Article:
Opening with the track “Microcosmism,” the sound-forest feeling immediately takes effect, and the listener can either enjoying navigating a path through this verdant total environ- ment or just being lost in it. Sonic organisms fly in and out of your headspace here at different speeds and bring with them all kinds of different dispositions, though Rohrer’s reliable propulsive rhythms are always there to help direct traffic. “Le- nina” does not abandon this unique aesthetic, but reprises the story with a different vocabulary (in this case, deep synth-bass signals, piano runs and all sorts of hyper-real ventilations). “Nimbus,” not at all an ambient cloudscape like the title might suggest, temporarily dials back the feeling of modular assem- blage that powers the previous two pieces, and allows Rohrer’s drumkit to come to the fore, working away at a determined snare-driven beat that brings a variety of treated sound ephe- mera out their hiding places.
After the gentle - but never too precious - interlude of “Sun- clue,” “War On Consciousness” emerges as the album’s infec- tious tour de force. As the title implies, the feeling here is of using sound to fend off some sort of invasive energy, and the epic battle that ensues features a full concert’s worth of tim- bral variations and audio events. Incisive rhythmic patterns slice away like finely honed blades at an insistent mechanical chattering, while cautiously walking acoustic bass adds an ex- tra layer of defense. “Uncertain Grace” closes the set out with an extra layer of defense. “Uncertain Grace” closes the set out with a busy multi-layered arpeggiation punctuated with bass drum hits, from which a melodic narrative gradually emerges like a distinctly human face rising from a field of visual noise. As the drums again join in, the final exclamation point is added to a very personal artistic statement. Though fans of adven- turous music will find similarities to other progenitors of rhythmic intelligence (classic Can, for example), Range of Regu- larity stands perfectly well on its own.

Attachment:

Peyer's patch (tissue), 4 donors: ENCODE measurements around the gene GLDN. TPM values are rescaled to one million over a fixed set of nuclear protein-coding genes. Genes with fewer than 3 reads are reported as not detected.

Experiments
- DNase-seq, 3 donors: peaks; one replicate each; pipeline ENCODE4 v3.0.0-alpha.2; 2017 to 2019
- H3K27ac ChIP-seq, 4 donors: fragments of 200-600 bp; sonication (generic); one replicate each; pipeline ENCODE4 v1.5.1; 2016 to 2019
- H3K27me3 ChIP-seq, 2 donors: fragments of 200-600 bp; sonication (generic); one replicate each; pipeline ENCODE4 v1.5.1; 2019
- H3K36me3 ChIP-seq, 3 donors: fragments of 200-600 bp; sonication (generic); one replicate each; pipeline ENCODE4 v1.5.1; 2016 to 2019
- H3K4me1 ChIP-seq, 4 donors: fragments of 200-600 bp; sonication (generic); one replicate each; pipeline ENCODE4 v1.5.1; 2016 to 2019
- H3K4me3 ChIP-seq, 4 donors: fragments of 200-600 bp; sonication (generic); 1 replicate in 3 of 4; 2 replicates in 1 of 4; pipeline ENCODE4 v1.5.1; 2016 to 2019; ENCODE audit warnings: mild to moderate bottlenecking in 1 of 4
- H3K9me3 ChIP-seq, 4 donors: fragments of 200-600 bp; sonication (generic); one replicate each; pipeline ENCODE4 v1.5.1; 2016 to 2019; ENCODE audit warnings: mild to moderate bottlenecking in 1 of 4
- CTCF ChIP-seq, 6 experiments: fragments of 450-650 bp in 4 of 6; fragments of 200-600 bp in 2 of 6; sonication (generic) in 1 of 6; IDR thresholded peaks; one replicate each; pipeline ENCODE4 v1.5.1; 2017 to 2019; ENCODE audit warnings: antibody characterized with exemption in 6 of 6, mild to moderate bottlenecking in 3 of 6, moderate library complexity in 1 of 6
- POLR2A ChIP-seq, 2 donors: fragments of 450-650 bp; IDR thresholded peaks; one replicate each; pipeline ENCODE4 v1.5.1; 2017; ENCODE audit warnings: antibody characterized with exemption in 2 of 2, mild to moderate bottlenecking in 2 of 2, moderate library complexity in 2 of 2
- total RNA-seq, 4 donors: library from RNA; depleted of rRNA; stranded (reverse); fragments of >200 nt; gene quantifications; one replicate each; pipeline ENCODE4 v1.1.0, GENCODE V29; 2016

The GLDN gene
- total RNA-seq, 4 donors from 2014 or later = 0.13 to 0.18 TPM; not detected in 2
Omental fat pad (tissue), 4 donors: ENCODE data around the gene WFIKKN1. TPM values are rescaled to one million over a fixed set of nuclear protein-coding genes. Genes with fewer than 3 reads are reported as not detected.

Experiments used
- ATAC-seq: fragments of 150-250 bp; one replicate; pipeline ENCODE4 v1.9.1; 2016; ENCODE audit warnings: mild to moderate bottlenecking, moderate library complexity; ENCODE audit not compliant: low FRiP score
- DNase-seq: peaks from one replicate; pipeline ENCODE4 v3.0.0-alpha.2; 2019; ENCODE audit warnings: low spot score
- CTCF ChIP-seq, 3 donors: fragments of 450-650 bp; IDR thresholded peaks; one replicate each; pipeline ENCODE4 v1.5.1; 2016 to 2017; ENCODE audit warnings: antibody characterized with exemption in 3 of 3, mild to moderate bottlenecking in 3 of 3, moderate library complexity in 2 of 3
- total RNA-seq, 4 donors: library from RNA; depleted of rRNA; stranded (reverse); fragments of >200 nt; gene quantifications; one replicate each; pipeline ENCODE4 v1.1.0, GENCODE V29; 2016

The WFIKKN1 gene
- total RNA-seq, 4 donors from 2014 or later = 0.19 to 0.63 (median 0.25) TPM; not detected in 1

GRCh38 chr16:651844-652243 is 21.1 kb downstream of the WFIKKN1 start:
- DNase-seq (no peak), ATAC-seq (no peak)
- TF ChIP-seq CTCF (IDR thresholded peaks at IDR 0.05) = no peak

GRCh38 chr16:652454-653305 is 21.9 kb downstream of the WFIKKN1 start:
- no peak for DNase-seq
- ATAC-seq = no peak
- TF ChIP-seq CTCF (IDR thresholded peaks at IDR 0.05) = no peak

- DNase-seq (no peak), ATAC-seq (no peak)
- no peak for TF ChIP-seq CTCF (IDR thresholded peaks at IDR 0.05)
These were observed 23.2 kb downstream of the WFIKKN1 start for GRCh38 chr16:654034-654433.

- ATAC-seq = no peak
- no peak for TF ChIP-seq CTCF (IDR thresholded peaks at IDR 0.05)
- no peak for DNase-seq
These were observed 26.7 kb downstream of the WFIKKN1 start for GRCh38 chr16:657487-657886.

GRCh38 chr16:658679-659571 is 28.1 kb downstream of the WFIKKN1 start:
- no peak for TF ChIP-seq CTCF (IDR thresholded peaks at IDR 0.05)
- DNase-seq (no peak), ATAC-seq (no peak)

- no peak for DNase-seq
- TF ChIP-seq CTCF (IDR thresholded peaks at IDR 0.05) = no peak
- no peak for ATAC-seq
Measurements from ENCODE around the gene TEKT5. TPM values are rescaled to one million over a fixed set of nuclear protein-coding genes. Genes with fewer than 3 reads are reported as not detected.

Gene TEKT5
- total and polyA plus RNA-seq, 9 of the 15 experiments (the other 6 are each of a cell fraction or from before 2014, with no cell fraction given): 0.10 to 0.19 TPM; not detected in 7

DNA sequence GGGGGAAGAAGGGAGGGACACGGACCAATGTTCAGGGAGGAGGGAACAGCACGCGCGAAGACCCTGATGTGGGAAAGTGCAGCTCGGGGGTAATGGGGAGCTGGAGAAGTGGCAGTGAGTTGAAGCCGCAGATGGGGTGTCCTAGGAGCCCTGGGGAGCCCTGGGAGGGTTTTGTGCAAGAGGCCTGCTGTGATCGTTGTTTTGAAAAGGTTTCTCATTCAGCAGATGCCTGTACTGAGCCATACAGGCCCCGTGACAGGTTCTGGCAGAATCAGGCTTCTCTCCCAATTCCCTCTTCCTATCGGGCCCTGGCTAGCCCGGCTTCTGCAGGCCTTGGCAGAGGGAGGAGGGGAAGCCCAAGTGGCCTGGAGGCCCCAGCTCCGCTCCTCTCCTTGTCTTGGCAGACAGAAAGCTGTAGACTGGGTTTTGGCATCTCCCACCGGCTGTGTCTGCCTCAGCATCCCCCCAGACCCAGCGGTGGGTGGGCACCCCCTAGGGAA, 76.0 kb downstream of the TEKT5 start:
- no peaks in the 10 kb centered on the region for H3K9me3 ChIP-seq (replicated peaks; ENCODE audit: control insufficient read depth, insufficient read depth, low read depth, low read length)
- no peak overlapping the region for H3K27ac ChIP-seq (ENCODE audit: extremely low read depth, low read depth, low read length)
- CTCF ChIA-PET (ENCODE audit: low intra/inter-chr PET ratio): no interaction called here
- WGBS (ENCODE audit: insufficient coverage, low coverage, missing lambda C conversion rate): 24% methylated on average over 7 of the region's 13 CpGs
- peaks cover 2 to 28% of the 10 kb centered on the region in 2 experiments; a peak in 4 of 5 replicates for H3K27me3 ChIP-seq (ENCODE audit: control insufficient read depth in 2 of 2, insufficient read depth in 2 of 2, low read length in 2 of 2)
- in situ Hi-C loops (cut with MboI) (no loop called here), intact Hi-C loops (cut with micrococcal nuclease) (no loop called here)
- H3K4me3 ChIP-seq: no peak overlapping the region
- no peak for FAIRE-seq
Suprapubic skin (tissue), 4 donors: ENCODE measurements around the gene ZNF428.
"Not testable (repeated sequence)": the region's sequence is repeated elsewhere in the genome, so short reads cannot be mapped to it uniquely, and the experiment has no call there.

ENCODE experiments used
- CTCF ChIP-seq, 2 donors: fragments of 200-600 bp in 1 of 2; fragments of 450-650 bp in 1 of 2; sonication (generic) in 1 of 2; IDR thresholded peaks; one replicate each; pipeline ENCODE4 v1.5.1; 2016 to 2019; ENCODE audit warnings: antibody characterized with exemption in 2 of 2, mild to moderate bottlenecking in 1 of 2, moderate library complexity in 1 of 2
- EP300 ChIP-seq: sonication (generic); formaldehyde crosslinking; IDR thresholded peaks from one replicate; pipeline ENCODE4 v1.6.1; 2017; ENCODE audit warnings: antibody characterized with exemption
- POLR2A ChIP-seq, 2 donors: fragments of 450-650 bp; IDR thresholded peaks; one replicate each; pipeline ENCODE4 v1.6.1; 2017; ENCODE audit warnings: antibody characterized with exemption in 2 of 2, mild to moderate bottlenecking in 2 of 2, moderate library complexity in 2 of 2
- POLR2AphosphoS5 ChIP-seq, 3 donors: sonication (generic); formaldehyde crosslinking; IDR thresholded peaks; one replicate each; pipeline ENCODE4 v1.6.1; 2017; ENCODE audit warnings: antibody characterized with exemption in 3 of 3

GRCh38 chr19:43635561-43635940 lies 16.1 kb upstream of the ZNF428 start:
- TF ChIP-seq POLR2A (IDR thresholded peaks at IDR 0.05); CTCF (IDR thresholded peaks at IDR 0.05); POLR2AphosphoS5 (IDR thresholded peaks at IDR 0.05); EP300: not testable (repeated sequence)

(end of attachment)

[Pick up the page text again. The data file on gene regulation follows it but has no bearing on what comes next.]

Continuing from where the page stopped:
Samuel Rohrer, born in Switzerland and based in Berlin since 2003, is one of the influential improvisational musicians of
his generation and has toured worldwide, performing at major festivals, like Punkt Festivalen, CTM Berlin, Nuits Sonores Lyon, NorthSea, Huddersfield Contemporary Music Festival, Portland Jazzfestival, MoldeJazz, Vancouver Int.Festival, Mon- treal International Jazz Festival, Sunwaves Festival Romania, amo...
He worked with numerous artists including Sidsel Endresen, Ricardo Villalobos, Skuli Sverrisson, Nils Petter Molvaer, Lau- rie Anderson, Nan Goldin, Eivind Aarset, Max Loderbauer, Mark Feldman or Jan Bang. He recorded several albums for ECM and built his own label arjunamusic records in 2012, on which he implements his idea of overlapping improvised acoustic music with electronic club music.
Besides working on many new projects including AMBIQ (with Max Loderbauer and Claudio Puntin) or with Nils Petter Molvaer, he collaborates with Soundwalk Collective, Nan Goldin, Harmen Fraanje, Daniel Erdmann & Vincent Cour- tois, Max Loderbauer & Luigi Rangino, Tyler Friedman, and many others, and is focussing on his solo work in the field of acoustic/electronic music.
(added: 2017-04-06 14:33:41 )